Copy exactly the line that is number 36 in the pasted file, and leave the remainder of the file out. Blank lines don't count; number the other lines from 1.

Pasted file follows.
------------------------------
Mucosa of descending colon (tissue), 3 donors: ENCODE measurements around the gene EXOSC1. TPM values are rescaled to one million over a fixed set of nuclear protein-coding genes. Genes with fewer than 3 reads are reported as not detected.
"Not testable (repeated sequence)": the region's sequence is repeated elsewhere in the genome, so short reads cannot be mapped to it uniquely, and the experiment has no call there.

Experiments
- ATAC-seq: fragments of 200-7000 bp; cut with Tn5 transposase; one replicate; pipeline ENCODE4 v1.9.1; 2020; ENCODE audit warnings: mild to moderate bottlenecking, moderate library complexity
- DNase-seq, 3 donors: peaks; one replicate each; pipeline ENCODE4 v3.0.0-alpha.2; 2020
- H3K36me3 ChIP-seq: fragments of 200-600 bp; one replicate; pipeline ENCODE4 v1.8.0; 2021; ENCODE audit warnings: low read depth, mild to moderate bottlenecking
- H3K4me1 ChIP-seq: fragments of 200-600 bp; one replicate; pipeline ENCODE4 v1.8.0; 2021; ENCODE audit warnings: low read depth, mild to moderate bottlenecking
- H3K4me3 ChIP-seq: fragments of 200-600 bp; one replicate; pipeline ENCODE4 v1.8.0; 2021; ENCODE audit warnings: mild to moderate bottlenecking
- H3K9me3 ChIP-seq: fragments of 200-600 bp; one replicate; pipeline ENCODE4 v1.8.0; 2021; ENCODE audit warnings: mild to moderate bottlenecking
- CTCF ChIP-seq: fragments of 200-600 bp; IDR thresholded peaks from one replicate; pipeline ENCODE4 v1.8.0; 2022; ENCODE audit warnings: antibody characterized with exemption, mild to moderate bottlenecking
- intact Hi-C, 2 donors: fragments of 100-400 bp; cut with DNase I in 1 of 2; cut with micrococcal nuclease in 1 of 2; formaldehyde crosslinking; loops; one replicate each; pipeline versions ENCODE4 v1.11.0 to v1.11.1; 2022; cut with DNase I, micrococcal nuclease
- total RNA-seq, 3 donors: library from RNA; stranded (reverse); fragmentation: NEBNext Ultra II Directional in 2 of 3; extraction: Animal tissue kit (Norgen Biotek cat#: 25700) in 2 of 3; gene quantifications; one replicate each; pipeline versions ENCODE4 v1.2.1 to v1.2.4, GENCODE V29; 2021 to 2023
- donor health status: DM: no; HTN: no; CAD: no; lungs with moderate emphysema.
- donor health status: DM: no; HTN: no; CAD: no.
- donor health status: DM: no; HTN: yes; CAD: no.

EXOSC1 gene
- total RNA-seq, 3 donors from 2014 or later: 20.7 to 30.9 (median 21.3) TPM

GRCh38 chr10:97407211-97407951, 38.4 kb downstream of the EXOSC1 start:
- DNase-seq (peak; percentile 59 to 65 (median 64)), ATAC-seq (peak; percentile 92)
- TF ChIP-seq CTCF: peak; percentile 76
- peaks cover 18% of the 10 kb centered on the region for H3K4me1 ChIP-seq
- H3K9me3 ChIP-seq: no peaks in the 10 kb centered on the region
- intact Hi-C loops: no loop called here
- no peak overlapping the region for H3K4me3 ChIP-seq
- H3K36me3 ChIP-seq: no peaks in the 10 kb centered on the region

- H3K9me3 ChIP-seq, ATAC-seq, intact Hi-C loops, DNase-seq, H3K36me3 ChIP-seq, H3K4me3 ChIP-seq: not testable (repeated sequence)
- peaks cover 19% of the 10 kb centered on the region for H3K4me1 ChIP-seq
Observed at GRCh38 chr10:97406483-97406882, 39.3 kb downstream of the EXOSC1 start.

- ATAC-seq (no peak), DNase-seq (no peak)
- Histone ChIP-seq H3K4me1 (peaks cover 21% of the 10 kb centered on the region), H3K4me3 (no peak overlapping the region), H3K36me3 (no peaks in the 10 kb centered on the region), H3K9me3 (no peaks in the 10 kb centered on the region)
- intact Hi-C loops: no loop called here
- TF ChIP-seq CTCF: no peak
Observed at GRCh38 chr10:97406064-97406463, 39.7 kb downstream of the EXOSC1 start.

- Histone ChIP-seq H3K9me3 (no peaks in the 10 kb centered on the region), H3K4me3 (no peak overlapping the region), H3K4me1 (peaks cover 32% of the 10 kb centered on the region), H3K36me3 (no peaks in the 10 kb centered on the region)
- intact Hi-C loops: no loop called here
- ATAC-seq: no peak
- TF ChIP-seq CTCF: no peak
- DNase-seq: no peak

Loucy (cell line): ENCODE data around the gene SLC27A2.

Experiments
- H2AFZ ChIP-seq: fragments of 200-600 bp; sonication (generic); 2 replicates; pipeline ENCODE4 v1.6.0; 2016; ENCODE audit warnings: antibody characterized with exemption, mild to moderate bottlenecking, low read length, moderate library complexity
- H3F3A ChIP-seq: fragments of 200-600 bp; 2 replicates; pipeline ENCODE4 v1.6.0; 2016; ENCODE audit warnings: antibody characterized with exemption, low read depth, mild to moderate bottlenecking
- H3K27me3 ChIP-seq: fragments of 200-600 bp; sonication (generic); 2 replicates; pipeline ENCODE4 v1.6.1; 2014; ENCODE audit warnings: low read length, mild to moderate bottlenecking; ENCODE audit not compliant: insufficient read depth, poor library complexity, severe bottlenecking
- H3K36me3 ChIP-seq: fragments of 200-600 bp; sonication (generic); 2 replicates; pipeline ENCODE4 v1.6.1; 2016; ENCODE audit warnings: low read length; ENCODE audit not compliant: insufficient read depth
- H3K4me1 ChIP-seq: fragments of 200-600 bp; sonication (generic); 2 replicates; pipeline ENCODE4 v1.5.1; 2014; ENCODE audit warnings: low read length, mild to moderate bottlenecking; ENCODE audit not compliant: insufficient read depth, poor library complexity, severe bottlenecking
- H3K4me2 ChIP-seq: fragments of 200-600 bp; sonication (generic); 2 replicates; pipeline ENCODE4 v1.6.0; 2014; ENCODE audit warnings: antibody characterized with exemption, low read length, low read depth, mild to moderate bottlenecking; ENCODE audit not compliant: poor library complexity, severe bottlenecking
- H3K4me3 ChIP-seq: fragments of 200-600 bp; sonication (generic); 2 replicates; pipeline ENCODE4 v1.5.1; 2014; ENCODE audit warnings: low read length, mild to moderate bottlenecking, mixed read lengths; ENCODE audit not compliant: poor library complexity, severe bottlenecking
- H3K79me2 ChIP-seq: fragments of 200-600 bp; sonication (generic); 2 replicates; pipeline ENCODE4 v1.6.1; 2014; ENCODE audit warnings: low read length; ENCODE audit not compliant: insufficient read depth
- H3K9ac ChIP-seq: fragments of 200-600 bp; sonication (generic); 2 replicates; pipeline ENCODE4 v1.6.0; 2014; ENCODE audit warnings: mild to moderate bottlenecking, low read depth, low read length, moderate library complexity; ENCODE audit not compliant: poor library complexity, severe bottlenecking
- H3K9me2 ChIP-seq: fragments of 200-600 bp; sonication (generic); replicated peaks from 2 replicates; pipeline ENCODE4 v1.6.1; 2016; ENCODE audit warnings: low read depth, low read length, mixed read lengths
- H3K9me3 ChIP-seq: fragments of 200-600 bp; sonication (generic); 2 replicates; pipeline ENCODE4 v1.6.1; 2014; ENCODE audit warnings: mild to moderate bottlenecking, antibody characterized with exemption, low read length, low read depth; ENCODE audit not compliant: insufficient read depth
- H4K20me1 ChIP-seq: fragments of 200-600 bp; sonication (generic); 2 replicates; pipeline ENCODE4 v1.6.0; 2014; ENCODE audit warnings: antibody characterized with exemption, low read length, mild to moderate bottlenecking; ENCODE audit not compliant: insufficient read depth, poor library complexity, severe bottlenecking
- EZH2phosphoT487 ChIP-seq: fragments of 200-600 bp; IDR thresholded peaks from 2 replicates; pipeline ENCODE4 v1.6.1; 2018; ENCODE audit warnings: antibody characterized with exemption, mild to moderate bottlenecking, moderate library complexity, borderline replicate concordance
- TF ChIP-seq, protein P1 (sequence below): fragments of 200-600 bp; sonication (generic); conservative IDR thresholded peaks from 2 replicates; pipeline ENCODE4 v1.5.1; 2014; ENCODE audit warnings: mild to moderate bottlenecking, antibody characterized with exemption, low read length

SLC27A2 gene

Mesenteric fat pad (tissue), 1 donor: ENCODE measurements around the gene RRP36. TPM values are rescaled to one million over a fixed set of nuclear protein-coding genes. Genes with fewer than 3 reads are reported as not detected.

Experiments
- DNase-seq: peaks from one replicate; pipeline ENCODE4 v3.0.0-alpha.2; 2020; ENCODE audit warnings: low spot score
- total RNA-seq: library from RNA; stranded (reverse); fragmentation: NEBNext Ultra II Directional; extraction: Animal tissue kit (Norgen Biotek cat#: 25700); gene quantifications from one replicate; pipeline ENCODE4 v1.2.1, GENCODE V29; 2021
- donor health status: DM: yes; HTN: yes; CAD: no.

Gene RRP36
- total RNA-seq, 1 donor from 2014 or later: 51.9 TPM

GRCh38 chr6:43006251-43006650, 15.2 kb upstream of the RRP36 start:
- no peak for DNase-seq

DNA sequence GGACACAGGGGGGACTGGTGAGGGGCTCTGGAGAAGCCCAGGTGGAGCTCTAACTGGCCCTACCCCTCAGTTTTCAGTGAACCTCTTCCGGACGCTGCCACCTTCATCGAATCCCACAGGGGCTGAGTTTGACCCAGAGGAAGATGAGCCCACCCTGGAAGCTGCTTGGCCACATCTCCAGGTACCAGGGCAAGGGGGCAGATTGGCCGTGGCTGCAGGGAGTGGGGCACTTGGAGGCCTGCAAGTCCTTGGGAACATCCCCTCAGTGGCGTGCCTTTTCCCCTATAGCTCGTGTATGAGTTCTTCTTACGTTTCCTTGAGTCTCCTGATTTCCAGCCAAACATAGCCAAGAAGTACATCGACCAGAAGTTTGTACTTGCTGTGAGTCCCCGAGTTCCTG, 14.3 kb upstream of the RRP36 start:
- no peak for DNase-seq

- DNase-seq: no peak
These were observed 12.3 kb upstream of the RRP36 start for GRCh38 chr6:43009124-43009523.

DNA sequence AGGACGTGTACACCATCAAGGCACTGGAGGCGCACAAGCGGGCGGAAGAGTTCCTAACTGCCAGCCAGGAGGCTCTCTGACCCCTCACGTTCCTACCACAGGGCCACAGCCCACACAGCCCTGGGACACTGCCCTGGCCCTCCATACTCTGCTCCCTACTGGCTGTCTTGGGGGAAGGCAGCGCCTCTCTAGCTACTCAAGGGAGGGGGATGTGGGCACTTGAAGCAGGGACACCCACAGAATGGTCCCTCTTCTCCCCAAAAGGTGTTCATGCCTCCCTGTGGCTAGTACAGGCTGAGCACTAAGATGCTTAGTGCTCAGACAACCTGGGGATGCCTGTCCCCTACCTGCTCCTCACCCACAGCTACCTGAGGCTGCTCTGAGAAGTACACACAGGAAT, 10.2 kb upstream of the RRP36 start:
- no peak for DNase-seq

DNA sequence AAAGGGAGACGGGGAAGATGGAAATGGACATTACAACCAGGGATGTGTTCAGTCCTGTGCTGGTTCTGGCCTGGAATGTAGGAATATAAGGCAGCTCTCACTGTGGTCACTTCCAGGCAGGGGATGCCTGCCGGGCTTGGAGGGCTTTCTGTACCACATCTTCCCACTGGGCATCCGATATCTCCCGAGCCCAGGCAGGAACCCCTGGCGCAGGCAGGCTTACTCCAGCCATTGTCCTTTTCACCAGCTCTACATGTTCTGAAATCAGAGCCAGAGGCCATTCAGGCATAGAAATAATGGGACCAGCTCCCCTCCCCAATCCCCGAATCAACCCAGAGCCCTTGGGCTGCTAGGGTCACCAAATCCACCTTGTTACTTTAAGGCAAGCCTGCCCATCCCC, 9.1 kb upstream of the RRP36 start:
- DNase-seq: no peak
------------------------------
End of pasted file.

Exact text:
- ATAC-seq: no peak